The Patricks Low Cost Housing Adventures travel blog

The small but loud Yellowthroat

painting of nighthawk after his prey


If birds are something you're not exactly fond of, this journal entry will probably have your head spinning because I tend to go overboard when it comes to birds and birding. I even have a hard time walking past bird books without buying one although I have gotten much better since we have become RVers and our space is limited.

My mother gave me an appreciation for birds early in life. She always had feeders out to attract them and planted bushes that provides berries in the winter. But I remember the first bird that really peaked my interest. We were camping on land we owned in Liberty, Maine at the time. A noisy, little bird perched in front of my face as I was exploring the property. It was called a Common Yellowthroat.

Evidently, I'd ventured to close to his territory and he was letting me know it. This was not one of the birds I had seen on mom's feeders? How many more could there be? That began a lifelong interest in identifying more birds. Now, I had already been trucking for a few years, but had not considered this sport. Yes, it is actually the fast growing sport in America. I bought my first Bird Guide, got a cheap pair of binoculars ahttp://www.mytripjournal.com/MTJ/WebObjects/MyTripJournal.woa/1/wo/v5TQfgX42ZYwTcpFOGrcJw/15.9.1nd started to identify the birds I saw thru them. Of course, driving across the country afforded me an incredible opportunity. Jim joined in on the activities which helped a lot, he has fantastic vision! In no time at all, we had identified almost 150 birds. Now we are over 300 and it's more difficult to find "new" ones. But the fascination is ever increasing. If I was rich I would travel the world, seeking out new birds I had not yet seen. Die hard birders have spent tens of thousands in search of hard to find species.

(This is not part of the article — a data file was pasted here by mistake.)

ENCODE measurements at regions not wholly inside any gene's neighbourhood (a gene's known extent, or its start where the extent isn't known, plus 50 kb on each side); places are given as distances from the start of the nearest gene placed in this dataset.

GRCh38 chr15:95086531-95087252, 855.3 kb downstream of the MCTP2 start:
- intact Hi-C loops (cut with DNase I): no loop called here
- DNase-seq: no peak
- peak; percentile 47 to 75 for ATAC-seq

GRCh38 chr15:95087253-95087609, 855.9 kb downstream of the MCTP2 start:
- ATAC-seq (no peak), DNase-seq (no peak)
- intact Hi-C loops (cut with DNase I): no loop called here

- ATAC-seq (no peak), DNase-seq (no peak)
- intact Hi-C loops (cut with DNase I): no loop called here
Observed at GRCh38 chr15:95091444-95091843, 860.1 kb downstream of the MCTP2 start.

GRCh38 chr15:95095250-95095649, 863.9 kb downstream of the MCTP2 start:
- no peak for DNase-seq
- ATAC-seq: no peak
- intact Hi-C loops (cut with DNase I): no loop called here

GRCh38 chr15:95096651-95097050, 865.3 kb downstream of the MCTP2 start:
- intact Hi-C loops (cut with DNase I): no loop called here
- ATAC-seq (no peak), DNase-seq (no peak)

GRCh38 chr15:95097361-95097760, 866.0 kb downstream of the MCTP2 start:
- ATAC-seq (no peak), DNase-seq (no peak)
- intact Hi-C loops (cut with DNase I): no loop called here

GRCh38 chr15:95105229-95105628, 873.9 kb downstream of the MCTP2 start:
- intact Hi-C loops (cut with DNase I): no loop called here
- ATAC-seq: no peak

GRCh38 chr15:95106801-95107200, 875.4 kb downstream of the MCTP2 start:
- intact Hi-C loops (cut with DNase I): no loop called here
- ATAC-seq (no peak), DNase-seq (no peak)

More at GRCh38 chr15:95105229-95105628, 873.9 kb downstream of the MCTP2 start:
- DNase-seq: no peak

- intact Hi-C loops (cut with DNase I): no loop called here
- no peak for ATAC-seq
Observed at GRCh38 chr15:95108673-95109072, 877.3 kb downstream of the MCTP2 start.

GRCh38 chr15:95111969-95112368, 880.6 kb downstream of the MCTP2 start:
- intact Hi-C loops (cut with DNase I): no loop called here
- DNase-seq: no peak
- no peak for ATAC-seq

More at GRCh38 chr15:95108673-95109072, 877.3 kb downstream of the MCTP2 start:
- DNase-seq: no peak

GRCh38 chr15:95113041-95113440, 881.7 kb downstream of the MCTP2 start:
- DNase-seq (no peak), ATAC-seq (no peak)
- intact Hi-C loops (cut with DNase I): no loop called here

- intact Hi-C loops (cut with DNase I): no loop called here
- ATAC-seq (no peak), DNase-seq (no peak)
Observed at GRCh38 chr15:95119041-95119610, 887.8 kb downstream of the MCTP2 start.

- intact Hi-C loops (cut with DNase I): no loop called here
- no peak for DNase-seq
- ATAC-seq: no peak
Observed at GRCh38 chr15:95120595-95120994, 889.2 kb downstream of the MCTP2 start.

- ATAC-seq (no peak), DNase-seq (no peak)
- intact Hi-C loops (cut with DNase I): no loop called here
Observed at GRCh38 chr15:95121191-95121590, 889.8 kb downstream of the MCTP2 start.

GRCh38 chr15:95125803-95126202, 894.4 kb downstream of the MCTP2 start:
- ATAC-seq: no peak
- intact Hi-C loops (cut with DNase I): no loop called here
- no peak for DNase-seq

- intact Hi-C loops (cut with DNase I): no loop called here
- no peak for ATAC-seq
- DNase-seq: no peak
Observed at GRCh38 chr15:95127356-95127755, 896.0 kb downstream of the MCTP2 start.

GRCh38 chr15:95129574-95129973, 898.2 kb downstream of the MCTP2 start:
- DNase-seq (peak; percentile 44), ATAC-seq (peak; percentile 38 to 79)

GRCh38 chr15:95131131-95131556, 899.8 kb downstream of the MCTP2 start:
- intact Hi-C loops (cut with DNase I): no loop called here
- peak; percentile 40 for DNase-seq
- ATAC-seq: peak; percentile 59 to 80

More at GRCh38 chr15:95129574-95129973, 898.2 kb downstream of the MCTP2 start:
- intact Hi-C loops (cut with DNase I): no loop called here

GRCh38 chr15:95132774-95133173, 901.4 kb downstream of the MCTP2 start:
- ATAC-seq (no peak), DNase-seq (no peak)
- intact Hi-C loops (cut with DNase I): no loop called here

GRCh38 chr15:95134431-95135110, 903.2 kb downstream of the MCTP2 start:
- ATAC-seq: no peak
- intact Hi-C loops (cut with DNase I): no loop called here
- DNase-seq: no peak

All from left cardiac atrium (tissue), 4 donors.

It is very painful to be driving the truck down a secondary road, have a hawk of some sort fly across the road in front of me, land on the telephone wire, and I have nowhere to stop and identify it!!!! And it happens all the time; a bird that doesn't look like anything I had seen yet, teasing me and I can do nothing about it.

Some birds hang around truck stops. When we pull into a fuel island, birds fly up to the trucks radiator grill, eating up the bugs that have been trapped and cooked! Kind of like a drive thru meal. In the western deserts, I can watch for hours the nighthawks; as they give their nasal BEErzh sound, flying around in the dark skies, swooping in at the clouds of bugs and moths surrounding the high, parking lot lights.

Jim laments to me about being dragged all over the country; whenever we have spare time, I am looking for a place to go birding. But in reality he enjoys it every bit as much as I. It has kept this trucking lifestyle more interesting and challenging.

We have been out in the truck for 4 weeks now. Other than a few minor repairs, it has been pretty uneventful. Well, we did have someone throw a clod of dirt at the truck from the shoulder after leaving a plaza one night in Indiana. Cracked the windshield that we JUST replaced a couple months ago. We just passed 20,000 miles for this time out, so it's time for our $280 oil change at Speedco. I think we have each lost 5 pounds. My clothes are fitting much better and we haven't worked all that hard to accomplish that. Cutting down on meal sizes, forgoing treats, and a variety of exercises has done wonders.

This morning, Sunday, it was 34 degrees in Wyoming! I only brought one pair of pants, so next time I will need to pack more cool weather clothing rather than all shorts and light shirts. Looks like summer is over in parts of the country. Yet it was 105 in Los Angeles last week. Time to be prepared for both extremes.

Looking forward to the Common Ground Fair next week! I will take some pictures and show you a real country fair!



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